attacks were repulsed. The tanks withdrew after the
leading tank was destroyed.

Considerable movement was observed southeast of
Saarburg. Some replacements or reinforcements seem to
take place near Saargemine. There was a strong
concentration of rolling stock in the area around
Metz and a strong concentration of vehicles in the
area around Saverne and Saarbourg.

There was no fighting yesterday at the newly gained
Moder front, where the section of ModerRotbach was
reached everywhere. The bridge in the rear near
Merzviller has been completed in this section in
spite of the shelling by enemy artillery; it is a 40
ft bridge, which facilitates the supply.

Heavier fighting was raging down here, where the
enemy continued his attack from the area south of
Erstein and south of Colmar. We succeeded here,
however, to repel all attacks. One tank was
destroyed. These attacks were also repulsed at
Markolsheim and 8 tanks were destroyed here.

The Fuehrer: This matter here has to be straightened
out under any circumstances. The situation is Ruch.

                                           [Page 687]

we have to attempt to retake this segment. Does this
mean the recapture?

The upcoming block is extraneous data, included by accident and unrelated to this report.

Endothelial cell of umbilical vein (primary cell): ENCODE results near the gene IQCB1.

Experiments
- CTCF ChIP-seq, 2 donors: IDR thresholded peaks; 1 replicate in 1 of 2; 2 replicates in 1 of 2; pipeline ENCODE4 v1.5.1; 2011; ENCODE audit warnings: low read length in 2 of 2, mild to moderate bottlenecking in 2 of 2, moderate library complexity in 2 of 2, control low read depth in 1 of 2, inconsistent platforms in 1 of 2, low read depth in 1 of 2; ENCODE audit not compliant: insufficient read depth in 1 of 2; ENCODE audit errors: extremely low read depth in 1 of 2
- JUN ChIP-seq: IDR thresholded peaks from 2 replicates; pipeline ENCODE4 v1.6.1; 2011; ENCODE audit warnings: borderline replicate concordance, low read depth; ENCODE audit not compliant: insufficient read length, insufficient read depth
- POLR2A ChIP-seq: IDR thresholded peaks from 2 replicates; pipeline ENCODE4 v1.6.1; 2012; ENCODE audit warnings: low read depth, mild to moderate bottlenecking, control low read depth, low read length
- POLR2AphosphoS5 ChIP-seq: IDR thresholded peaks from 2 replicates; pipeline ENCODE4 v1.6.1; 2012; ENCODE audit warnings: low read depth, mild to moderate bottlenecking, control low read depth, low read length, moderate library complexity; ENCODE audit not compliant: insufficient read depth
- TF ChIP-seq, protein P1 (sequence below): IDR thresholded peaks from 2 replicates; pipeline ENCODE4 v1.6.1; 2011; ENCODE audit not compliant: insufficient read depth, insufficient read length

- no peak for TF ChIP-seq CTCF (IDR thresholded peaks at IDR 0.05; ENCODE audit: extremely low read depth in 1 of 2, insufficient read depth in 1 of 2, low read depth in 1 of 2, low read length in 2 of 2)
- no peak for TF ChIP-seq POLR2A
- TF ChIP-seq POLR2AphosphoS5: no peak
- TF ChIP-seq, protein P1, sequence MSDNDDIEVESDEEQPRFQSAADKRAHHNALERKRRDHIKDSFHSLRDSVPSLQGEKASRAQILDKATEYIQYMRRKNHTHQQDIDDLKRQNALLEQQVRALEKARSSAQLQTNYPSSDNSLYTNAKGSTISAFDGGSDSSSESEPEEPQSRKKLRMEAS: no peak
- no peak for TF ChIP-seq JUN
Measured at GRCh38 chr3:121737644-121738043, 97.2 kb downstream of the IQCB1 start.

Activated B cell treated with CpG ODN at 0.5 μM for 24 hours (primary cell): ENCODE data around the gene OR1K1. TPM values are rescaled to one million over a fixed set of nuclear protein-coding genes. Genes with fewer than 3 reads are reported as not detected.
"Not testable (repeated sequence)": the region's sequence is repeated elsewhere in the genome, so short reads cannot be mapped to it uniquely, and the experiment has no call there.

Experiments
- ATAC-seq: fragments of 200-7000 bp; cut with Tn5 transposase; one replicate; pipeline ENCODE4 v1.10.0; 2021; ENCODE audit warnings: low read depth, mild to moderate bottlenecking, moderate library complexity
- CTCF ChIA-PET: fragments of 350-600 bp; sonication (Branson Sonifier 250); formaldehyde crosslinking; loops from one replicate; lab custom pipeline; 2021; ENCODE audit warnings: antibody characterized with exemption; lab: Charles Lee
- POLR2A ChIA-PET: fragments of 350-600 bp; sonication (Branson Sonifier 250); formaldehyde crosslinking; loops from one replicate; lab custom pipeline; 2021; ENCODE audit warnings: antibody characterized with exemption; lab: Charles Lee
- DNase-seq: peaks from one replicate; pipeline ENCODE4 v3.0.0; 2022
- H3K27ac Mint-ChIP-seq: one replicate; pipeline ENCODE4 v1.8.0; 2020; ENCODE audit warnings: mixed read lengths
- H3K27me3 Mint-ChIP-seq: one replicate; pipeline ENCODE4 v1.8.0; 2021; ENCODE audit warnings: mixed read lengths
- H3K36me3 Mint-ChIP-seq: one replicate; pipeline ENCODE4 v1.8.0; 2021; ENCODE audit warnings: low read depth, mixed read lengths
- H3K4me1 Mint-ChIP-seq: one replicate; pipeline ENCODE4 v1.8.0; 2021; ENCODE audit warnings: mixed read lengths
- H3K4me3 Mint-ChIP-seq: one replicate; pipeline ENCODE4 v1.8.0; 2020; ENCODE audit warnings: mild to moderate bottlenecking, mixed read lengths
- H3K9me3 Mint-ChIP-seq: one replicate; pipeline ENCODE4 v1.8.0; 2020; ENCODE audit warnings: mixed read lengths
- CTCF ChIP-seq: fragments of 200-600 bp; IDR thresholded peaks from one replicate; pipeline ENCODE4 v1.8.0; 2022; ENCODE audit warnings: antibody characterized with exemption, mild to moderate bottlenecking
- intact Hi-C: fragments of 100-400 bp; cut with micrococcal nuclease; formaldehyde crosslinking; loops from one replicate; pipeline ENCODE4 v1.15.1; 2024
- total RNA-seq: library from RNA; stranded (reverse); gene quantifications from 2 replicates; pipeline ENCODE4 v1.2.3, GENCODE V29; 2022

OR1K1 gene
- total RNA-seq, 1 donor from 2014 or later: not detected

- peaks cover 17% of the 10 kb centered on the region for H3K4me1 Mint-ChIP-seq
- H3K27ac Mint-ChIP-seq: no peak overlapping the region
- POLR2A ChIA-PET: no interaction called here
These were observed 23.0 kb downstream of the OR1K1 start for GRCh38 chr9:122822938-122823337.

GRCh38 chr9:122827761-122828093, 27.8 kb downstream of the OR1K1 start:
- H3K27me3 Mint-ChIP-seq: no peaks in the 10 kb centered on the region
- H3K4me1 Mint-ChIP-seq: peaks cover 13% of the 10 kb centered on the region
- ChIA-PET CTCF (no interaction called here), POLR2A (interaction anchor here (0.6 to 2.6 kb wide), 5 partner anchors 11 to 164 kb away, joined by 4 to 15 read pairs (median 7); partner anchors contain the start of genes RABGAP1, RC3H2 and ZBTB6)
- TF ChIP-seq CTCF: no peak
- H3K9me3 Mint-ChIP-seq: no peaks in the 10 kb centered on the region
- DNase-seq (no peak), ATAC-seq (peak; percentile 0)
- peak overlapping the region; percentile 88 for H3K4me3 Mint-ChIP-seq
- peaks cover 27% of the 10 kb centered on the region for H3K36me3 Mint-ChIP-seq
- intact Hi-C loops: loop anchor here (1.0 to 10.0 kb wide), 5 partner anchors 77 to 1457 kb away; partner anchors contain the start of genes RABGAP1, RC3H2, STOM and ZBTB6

Jodl:  This is the recapturey which he ordered, on
the 27th this line, on the 28th this position.

The Fuehrer: But the most important thing is, that
this segment will be taken by us. He should carefully
consider, whether we should not pull out here the 6th
mountain division, relieve it by some other unit,
move this unit around and unite it with the 2nd
mountain division, so that we can manage. Only
mountain divisions can do the trick; the decisive
point is, that Breisach remains safely in our hands.
If that remains in a large bridgehead, the danger in
itself will be small. Maybe you can talk it over with
the Western High Command. An attempt has to be made,
to remove by any method the 6th SS mountain division
and transfer it to the 2nd mountain division, so that
both mountain divisions can jointly execute the
attack. This can be done in partial movements. The
enemy cannot achieve here very much with his tanks.
The attack has to be carried out here. That always
was also Himmler’s idea, because he cannot achieve